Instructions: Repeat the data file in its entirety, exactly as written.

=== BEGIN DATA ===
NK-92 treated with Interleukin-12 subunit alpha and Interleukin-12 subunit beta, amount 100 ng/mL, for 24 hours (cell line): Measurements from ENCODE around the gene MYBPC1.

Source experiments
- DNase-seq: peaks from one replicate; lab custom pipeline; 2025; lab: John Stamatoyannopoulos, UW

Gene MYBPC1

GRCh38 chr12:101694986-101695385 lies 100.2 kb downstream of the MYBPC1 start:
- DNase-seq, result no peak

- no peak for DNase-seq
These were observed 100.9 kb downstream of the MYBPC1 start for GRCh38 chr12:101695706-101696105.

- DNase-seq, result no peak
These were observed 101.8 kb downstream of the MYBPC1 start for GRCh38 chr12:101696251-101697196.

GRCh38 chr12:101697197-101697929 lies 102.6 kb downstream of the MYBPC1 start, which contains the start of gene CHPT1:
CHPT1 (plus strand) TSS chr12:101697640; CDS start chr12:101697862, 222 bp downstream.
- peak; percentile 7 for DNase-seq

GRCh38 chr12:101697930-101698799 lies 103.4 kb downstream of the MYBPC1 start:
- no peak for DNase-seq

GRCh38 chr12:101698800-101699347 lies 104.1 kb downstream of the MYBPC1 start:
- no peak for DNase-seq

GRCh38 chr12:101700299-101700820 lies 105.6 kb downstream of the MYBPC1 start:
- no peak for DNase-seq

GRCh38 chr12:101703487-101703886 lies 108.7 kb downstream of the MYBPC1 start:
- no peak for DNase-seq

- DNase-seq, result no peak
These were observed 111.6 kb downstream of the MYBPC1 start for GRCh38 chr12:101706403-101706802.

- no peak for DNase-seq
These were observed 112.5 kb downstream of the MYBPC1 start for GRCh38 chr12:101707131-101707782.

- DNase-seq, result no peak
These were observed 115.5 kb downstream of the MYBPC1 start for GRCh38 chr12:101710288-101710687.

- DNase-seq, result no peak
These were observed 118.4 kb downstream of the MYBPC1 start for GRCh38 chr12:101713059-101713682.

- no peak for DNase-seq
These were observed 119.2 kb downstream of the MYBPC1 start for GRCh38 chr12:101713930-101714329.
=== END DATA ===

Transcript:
NK-92 treated with Interleukin-12 subunit alpha and Interleukin-12 subunit beta, amount 100 ng/mL, for 24 hours (cell line): Measurements from ENCODE around the gene MYBPC1.

Source experiments
- DNase-seq: peaks from one replicate; lab custom pipeline; 2025; lab: John Stamatoyannopoulos, UW

Gene MYBPC1

GRCh38 chr12:101694986-101695385 lies 100.2 kb downstream of the MYBPC1 start:
- DNase-seq, result no peak

- no peak for DNase-seq
These were observed 100.9 kb downstream of the MYBPC1 start for GRCh38 chr12:101695706-101696105.

- DNase-seq, result no peak
These were observed 101.8 kb downstream of the MYBPC1 start for GRCh38 chr12:101696251-101697196.

GRCh38 chr12:101697197-101697929 lies 102.6 kb downstream of the MYBPC1 start, which contains the start of gene CHPT1:
CHPT1 (plus strand) TSS chr12:101697640; CDS start chr12:101697862, 222 bp downstream.
- peak; percentile 7 for DNase-seq

GRCh38 chr12:101697930-101698799 lies 103.4 kb downstream of the MYBPC1 start:
- no peak for DNase-seq

GRCh38 chr12:101698800-101699347 lies 104.1 kb downstream of the MYBPC1 start:
- no peak for DNase-seq

GRCh38 chr12:101700299-101700820 lies 105.6 kb downstream of the MYBPC1 start:
- no peak for DNase-seq

GRCh38 chr12:101703487-101703886 lies 108.7 kb downstream of the MYBPC1 start:
- no peak for DNase-seq

- DNase-seq, result no peak
These were observed 111.6 kb downstream of the MYBPC1 start for GRCh38 chr12:101706403-101706802.

- no peak for DNase-seq
These were observed 112.5 kb downstream of the MYBPC1 start for GRCh38 chr12:101707131-101707782.

- DNase-seq, result no peak
These were observed 115.5 kb downstream of the MYBPC1 start for GRCh38 chr12:101710288-101710687.

- DNase-seq, result no peak
These were observed 118.4 kb downstream of the MYBPC1 start for GRCh38 chr12:101713059-101713682.

- no peak for DNase-seq
These were observed 119.2 kb downstream of the MYBPC1 start for GRCh38 chr12:101713930-101714329.